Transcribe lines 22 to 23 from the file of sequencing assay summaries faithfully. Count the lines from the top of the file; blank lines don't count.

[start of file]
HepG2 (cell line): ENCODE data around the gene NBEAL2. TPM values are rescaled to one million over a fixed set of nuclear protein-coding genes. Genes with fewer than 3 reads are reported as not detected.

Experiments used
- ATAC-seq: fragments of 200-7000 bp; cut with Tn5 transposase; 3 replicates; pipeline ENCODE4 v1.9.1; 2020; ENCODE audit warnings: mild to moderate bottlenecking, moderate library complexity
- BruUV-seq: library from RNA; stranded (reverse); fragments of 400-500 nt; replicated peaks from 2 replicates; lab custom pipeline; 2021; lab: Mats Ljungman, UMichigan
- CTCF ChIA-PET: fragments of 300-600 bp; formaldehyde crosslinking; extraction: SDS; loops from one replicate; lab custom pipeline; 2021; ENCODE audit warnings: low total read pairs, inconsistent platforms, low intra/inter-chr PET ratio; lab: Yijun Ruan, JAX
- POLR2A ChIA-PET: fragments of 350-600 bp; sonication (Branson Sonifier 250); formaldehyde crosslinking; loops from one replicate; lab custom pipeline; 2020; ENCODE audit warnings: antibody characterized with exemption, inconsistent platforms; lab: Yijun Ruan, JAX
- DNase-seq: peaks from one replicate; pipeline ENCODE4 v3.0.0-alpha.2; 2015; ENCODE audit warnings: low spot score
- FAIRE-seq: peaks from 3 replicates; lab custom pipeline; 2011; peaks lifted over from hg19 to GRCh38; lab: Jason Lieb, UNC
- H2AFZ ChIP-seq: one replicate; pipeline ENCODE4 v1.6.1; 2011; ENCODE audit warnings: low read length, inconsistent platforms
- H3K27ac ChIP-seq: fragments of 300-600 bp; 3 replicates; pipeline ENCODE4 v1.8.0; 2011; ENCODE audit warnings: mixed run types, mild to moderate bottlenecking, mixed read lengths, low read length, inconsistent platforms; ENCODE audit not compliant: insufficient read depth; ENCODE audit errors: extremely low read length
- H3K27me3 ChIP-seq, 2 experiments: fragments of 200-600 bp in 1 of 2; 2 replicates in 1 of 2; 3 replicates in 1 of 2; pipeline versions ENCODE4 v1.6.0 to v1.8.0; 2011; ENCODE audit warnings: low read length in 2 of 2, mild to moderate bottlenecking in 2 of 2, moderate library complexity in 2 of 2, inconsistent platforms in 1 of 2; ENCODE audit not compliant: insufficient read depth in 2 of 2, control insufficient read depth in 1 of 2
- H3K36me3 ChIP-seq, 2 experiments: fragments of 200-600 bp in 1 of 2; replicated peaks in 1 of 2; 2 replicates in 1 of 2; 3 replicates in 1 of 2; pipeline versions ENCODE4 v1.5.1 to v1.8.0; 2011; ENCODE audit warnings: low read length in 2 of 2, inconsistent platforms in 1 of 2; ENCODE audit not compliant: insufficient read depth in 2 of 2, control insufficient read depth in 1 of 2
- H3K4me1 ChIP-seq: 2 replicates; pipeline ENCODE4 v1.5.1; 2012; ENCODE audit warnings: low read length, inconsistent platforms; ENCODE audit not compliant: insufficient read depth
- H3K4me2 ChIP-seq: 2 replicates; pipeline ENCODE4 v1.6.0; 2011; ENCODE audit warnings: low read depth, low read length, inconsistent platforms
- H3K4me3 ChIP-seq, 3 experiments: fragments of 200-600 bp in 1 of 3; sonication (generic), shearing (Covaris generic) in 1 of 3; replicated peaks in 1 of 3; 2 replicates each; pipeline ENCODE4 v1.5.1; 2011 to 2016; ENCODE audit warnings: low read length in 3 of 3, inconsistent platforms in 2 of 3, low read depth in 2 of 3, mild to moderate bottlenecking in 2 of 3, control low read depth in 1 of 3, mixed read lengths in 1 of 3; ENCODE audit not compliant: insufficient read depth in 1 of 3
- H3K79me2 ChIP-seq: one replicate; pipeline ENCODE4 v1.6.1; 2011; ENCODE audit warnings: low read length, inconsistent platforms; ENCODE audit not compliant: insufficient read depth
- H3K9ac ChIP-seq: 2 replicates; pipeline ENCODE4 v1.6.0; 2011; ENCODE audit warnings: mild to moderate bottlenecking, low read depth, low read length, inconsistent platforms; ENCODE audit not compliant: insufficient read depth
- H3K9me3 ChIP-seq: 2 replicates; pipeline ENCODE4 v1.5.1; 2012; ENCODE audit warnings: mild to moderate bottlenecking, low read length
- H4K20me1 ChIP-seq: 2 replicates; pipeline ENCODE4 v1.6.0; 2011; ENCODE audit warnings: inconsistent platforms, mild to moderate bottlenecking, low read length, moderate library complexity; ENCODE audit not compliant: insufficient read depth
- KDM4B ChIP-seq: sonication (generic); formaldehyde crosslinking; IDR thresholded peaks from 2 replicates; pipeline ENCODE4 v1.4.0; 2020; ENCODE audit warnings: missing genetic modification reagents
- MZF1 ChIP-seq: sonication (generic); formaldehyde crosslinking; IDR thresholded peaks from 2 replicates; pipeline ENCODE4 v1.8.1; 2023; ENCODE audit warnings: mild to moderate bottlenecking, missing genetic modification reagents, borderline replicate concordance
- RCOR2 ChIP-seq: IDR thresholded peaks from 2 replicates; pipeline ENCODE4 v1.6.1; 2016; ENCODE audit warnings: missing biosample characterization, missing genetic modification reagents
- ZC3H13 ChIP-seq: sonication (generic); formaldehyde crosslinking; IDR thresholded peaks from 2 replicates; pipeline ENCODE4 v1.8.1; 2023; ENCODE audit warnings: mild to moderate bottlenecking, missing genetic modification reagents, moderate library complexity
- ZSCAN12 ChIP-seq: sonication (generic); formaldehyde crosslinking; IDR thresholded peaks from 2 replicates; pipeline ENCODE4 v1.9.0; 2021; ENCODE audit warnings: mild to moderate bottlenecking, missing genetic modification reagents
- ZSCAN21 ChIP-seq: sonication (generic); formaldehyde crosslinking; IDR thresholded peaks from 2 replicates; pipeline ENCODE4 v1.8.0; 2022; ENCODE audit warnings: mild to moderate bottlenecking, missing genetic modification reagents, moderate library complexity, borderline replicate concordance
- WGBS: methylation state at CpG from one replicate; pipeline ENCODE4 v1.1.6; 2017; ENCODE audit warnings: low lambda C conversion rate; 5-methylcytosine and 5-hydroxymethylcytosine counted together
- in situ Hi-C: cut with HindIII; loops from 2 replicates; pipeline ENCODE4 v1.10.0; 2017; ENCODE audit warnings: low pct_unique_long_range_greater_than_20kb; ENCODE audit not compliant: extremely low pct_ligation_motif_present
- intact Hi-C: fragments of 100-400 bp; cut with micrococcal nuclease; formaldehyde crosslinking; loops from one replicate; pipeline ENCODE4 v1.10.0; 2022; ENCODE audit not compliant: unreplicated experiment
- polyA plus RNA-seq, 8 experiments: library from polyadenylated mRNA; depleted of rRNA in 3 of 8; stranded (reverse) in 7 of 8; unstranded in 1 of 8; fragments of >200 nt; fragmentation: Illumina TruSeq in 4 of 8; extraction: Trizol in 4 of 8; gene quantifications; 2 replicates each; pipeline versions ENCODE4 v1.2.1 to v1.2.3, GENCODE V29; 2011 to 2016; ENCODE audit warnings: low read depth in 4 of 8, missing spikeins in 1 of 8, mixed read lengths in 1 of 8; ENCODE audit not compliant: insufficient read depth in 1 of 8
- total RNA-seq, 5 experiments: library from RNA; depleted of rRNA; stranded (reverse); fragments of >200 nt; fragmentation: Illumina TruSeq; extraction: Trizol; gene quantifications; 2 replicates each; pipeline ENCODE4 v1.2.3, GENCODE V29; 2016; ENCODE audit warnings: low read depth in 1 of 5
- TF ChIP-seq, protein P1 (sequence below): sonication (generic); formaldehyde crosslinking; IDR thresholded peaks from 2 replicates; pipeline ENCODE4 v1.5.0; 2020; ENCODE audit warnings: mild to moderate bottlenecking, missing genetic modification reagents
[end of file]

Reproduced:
- RCOR2 ChIP-seq: IDR thresholded peaks from 2 replicates; pipeline ENCODE4 v1.6.1; 2016; ENCODE audit warnings: missing biosample characterization, missing genetic modification reagents
- ZC3H13 ChIP-seq: sonication (generic); formaldehyde crosslinking; IDR thresholded peaks from 2 replicates; pipeline ENCODE4 v1.8.1; 2023; ENCODE audit warnings: mild to moderate bottlenecking, missing genetic modification reagents, moderate library complexity